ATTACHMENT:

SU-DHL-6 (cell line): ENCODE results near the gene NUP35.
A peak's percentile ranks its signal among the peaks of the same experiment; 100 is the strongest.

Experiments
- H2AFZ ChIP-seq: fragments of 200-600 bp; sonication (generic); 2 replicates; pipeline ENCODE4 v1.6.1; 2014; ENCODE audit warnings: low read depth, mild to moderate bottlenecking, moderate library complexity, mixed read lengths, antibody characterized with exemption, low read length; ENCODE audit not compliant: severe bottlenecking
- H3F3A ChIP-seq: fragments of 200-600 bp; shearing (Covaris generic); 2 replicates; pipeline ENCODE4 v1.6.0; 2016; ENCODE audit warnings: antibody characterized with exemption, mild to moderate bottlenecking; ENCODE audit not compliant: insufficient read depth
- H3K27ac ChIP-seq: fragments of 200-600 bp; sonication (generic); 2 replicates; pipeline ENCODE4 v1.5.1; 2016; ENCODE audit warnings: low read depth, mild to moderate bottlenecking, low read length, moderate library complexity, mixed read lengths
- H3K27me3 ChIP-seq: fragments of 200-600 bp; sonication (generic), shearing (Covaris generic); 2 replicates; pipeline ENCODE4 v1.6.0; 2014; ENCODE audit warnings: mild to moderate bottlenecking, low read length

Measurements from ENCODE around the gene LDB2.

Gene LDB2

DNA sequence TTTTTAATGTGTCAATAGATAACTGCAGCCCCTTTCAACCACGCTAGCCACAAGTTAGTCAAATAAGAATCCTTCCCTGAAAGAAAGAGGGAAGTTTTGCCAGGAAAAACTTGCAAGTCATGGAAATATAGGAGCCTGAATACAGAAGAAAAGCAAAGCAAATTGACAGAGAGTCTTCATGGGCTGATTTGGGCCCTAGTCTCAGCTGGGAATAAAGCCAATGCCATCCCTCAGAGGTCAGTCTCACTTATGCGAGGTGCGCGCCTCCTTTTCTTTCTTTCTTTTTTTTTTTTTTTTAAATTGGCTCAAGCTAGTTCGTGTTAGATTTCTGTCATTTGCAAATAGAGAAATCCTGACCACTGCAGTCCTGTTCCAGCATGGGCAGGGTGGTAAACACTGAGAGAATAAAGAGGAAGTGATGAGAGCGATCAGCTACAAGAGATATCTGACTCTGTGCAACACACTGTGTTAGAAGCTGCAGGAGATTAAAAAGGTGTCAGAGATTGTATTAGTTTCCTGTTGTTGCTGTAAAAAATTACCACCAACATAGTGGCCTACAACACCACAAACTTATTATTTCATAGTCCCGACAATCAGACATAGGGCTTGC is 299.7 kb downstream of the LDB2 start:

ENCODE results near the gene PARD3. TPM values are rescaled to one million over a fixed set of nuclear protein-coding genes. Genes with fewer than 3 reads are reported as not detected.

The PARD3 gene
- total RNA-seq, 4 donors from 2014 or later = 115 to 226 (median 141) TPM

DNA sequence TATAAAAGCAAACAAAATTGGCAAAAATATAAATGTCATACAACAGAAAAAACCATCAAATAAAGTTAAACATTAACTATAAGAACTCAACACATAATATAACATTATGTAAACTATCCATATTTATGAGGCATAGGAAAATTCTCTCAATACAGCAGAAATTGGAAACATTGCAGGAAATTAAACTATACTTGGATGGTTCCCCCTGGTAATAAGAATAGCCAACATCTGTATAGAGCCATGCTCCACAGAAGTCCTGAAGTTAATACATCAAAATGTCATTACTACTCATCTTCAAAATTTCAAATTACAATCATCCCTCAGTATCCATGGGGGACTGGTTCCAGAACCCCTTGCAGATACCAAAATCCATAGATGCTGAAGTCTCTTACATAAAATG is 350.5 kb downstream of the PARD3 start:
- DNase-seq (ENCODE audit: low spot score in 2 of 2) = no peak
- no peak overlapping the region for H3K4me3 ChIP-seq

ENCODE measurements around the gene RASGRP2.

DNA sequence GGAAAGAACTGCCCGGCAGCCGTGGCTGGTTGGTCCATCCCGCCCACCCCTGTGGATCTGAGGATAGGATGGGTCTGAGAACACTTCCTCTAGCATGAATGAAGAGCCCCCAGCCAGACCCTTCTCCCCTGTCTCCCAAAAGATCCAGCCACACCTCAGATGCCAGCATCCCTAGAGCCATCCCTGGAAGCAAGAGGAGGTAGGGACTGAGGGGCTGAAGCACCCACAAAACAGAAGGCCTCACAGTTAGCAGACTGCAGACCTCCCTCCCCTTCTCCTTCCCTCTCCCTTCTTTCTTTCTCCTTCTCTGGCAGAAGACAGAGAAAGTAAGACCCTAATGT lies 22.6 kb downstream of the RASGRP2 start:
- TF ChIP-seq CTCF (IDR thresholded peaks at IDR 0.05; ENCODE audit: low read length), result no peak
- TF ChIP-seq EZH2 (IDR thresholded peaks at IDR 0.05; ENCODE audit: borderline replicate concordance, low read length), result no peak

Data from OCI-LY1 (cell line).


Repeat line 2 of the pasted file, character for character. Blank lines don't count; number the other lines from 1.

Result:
A peak's percentile ranks its signal among the peaks of the same experiment; 100 is the strongest.